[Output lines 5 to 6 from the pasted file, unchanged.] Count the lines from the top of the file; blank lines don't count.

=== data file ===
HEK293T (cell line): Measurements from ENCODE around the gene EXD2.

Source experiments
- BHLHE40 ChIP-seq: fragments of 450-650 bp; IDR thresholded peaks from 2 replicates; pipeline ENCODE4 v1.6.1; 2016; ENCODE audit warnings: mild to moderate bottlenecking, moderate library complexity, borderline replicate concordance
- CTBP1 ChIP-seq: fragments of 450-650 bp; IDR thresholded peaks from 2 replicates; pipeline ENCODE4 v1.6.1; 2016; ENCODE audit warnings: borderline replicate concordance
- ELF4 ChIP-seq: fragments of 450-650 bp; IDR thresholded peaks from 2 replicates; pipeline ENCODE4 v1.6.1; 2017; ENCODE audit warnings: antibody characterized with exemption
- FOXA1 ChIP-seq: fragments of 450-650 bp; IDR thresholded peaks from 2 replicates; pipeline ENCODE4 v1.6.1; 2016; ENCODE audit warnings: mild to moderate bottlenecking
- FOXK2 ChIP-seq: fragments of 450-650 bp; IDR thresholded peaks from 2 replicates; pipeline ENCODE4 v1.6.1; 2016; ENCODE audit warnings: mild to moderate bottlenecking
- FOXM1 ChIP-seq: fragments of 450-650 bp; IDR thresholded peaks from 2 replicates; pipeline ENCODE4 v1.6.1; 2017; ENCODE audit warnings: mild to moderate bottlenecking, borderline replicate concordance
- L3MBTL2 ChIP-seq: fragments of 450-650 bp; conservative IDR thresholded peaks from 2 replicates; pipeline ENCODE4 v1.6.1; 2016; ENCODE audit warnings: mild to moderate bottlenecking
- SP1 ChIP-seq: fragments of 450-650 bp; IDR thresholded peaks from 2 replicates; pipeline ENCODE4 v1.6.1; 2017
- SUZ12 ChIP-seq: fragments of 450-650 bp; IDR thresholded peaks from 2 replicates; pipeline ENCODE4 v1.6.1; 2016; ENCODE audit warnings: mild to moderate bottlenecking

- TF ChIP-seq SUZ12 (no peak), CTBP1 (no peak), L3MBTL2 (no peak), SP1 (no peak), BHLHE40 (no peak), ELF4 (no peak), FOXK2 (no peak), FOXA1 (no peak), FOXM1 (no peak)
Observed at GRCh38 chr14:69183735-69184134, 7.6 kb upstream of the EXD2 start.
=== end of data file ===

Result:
- ELF4 ChIP-seq: fragments of 450-650 bp; IDR thresholded peaks from 2 replicates; pipeline ENCODE4 v1.6.1; 2017; ENCODE audit warnings: antibody characterized with exemption
- FOXA1 ChIP-seq: fragments of 450-650 bp; IDR thresholded peaks from 2 replicates; pipeline ENCODE4 v1.6.1; 2016; ENCODE audit warnings: mild to moderate bottlenecking